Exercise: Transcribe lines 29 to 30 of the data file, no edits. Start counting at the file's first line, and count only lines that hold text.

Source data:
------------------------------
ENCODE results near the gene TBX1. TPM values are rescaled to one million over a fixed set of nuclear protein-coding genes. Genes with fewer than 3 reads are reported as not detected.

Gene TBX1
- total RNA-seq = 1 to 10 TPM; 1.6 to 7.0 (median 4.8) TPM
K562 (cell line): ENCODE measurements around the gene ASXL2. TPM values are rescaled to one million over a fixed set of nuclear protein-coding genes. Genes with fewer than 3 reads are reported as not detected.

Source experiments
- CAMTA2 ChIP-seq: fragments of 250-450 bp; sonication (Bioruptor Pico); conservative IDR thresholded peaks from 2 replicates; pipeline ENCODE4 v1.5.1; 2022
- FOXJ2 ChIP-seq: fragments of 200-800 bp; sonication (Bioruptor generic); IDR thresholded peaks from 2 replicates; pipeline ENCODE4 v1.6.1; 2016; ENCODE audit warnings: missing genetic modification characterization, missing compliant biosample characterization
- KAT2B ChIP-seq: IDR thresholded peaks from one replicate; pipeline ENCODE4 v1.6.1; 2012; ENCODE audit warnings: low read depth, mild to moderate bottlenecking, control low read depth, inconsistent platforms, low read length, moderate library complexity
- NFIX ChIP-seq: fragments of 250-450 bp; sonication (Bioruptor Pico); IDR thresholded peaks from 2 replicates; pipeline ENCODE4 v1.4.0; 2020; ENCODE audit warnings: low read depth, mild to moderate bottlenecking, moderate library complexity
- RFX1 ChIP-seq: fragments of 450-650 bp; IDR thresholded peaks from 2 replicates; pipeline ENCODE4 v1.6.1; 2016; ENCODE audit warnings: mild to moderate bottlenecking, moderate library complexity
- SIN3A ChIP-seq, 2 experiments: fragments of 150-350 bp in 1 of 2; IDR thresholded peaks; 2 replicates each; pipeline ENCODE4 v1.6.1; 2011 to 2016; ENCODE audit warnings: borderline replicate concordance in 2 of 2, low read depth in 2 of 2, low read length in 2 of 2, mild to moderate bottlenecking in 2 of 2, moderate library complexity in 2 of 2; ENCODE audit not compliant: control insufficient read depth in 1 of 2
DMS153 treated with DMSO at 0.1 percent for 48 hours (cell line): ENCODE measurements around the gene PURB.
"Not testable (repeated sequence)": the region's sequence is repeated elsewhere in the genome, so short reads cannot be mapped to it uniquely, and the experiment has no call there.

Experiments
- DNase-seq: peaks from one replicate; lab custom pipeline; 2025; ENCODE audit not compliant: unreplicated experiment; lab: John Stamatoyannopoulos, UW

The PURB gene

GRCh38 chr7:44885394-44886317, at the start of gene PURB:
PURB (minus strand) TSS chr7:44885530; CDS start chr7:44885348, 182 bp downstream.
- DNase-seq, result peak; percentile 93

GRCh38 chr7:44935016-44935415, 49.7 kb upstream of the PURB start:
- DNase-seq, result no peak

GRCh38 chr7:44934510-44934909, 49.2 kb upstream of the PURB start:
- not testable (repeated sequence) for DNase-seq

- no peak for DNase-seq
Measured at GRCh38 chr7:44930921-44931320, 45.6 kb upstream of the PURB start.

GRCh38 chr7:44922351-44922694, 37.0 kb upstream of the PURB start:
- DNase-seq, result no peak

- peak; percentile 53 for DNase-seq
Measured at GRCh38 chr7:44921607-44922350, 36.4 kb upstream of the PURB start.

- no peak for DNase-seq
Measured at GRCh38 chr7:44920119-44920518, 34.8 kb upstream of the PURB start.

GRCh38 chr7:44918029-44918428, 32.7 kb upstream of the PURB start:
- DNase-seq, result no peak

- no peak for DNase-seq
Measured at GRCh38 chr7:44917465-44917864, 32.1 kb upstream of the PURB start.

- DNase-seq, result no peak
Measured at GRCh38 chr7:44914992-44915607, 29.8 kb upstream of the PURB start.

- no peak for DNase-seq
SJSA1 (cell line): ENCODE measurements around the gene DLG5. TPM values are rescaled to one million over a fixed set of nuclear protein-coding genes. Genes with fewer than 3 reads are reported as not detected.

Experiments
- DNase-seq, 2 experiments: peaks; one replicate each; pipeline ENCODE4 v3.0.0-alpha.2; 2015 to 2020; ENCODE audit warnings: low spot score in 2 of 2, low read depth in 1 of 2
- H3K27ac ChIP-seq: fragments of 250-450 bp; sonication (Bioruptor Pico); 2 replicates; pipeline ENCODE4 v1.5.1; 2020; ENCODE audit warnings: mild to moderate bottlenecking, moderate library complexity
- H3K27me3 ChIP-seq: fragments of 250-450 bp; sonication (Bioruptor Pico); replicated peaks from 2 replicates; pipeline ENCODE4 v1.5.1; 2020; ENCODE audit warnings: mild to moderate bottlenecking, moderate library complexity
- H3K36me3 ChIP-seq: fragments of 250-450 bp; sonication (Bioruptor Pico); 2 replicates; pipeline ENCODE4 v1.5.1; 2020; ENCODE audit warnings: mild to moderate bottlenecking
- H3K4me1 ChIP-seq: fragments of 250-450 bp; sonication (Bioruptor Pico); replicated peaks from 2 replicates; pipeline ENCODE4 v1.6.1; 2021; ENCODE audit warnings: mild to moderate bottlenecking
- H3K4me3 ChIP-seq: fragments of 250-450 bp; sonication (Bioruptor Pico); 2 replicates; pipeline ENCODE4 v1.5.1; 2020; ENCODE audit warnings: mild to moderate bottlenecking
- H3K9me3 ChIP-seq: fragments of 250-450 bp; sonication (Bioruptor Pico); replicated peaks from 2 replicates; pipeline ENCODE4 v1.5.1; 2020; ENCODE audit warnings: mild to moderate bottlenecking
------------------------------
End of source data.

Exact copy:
Measured at GRCh38 chr7:44921607-44922350, 36.4 kb upstream of the PURB start.

- no peak for DNase-seq